Slight detour in the story, but I swear it will come back around…I am actively working on losing weight.  Trying to be ‘That Skinny Planning Guy’, yeah right.  I go to the gym every day, I monitor what I eat fanatically, and I understand the very simple math of calories in – calories out = calories deficit; 3500 calorie deficit= 1 lb lost fat! WOO! Easy!  Simply burn more than you consume, and every 3500 deficit, the scale rewards you. What can be easier? So— if I eat 2000 calories and burn 3000 calories every day, I should lose 1 pound every 3.5 days, or 2 lbs a week.  Just like clockwork.  Right?
First, let’s validate the dataset.  Calories in. For lunch I had a sandwich which said 400 calories on the label, and a salad which I estimated about 300.  But is 700 EXACT???? Not even close.  The 400 calorie sandwich had no mayo . I took the cheese off.  I added mustard.   I am not weighing a salad. I have no idea exactly to the gram how much dressing. So 700 is an estimate- at best.  My apple has 80 calories.   Do I have to eat all of it? Core and all? I am not a horse! What if it’s a really big apple???  The right side, calories out, is even more vague.  I went to the gym.  Regular readers won’t be surprised that I have a heart rate monitor and an app on the phone that tracks calories EXACTLY (#gymnerd) with an  EKG accurate HR monitor, age, weight, height, sex = calories burned.  Precise? I doubt it.  My resting (basal) metabolism burns 100 calories an hour- so says an article on Wikipedia, so that has to be right. At the gym I burned 500 calories in the hour. HARD work. Is that incremental? Or inclusive? And if incremental, is the 100/hour even close or just a big estimate again based on age, weight height, etc.
The point of all this is that none of this is an exact science.  But over an extended period of time, the math should be CLOSE. Will I lose EXACTLY 2 pounds this week? Doubt it.  Will I lose 20 over 10 weeks if I keep this up diligently? VERY likely. Time makes fluctuations over a curve smoother.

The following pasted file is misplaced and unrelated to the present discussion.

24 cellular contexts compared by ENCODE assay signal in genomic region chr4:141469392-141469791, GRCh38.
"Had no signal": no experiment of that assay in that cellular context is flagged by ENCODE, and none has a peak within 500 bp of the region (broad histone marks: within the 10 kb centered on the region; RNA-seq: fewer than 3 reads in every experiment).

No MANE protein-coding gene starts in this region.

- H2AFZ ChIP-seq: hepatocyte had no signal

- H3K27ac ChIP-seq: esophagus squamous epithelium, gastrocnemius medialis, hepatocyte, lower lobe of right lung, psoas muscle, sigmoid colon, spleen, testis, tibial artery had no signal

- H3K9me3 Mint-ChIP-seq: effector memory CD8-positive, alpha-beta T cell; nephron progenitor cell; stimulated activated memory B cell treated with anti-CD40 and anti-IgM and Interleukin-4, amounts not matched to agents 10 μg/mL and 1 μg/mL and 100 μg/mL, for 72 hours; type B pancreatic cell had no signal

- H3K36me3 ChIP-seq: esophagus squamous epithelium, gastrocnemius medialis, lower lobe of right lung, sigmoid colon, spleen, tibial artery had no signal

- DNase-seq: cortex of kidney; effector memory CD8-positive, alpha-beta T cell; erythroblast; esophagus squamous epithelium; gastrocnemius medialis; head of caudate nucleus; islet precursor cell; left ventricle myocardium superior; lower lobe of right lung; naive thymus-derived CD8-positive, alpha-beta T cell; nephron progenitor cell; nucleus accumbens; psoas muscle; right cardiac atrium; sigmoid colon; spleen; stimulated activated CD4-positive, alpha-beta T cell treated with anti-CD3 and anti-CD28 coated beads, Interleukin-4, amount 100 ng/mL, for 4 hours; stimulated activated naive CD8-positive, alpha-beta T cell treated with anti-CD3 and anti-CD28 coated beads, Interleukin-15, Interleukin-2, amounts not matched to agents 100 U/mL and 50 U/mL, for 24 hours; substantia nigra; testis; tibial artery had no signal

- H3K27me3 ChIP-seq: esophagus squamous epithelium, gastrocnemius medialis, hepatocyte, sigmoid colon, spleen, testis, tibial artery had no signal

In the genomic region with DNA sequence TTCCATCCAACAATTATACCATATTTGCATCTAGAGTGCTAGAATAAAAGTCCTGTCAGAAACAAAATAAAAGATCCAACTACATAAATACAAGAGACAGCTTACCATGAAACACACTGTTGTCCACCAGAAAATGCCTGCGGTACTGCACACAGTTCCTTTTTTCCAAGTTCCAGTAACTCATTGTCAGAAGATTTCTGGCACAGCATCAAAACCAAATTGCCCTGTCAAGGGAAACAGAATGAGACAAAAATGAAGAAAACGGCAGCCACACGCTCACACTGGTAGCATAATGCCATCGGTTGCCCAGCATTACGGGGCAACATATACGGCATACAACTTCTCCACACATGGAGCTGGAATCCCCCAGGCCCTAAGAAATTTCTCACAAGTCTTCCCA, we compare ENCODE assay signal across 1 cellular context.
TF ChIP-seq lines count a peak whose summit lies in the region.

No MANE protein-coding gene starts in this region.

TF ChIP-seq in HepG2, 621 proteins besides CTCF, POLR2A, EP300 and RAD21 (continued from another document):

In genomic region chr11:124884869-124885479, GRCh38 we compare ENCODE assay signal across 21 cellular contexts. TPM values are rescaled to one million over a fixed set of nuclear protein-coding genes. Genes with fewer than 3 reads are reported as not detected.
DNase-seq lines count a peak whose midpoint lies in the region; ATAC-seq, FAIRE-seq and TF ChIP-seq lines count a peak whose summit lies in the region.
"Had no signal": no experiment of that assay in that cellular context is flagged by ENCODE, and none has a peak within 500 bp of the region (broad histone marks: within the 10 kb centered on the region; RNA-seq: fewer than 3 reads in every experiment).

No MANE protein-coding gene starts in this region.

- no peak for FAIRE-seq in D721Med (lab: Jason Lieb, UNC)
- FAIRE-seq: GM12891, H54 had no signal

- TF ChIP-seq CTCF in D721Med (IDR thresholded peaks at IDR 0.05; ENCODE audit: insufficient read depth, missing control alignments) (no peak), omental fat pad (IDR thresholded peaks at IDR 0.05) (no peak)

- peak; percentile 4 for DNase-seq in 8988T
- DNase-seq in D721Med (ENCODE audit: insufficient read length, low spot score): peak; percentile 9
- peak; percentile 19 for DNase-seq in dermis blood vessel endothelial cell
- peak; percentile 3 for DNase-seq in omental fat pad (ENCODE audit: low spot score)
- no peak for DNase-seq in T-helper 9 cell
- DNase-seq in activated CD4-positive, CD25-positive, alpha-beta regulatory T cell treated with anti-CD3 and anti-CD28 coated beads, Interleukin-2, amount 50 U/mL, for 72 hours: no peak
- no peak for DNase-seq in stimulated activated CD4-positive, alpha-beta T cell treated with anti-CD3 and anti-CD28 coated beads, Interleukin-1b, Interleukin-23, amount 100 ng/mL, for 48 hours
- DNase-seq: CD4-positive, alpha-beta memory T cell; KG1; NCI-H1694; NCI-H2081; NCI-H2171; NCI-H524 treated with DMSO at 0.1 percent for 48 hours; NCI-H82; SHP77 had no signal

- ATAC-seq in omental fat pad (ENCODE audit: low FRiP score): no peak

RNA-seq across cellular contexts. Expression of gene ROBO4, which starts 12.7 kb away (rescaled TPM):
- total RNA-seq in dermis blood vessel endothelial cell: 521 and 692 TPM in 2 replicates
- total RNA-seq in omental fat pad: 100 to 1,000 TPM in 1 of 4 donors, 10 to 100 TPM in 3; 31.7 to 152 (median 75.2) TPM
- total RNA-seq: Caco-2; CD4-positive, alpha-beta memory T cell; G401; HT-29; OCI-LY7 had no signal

What does that have to do with a jacket projection?  Short term precision is nearly impossible, but being right over the time period is what matters most.
We need to have jackets on the floor when it gets colder.  It’s March now, so predicting when the weather in Vegas will get cooler is easy. Should occur sometime between late August and ‘it won’t get cold at all this year’. We had a 45 degree swing in daily high this week! If I could predict the weather with precision, you’d be reading ‘That Clairvoyant Guy’ website right now.  All I can tell is that it’s going to get hot, soon.

Factor #2- predict the weather for WHERE? We sell a good amount of jackets in February and March because it is cold where people are from, not necessarily here.  It is still snowing on some of you right now.  In Vegas, our customer base is truly the entire world- so predict the weather globally.

Factor #3- internal weather.  When it’s cold out or hot out, inside your glorious resort is perfectly comfortable.  People can come for a visit at several wonderful resorts and really never go outside at all.  Wake up to room service breakfast.  Go work out at gym. Have a Spa treatment, massage. Go have lunch.  Take in a little afternoon shopping, an afternoon nap.  Have an early supper and see an award-winning show.  Then do a little gaming after the show before heading to bed.  All that without ever leaving the building.  That’s a pretty perfect Vegas day! But, If 74 degrees is a little chilly for your tastes, you may need a sweater or a light coat- even though its July and 117 out.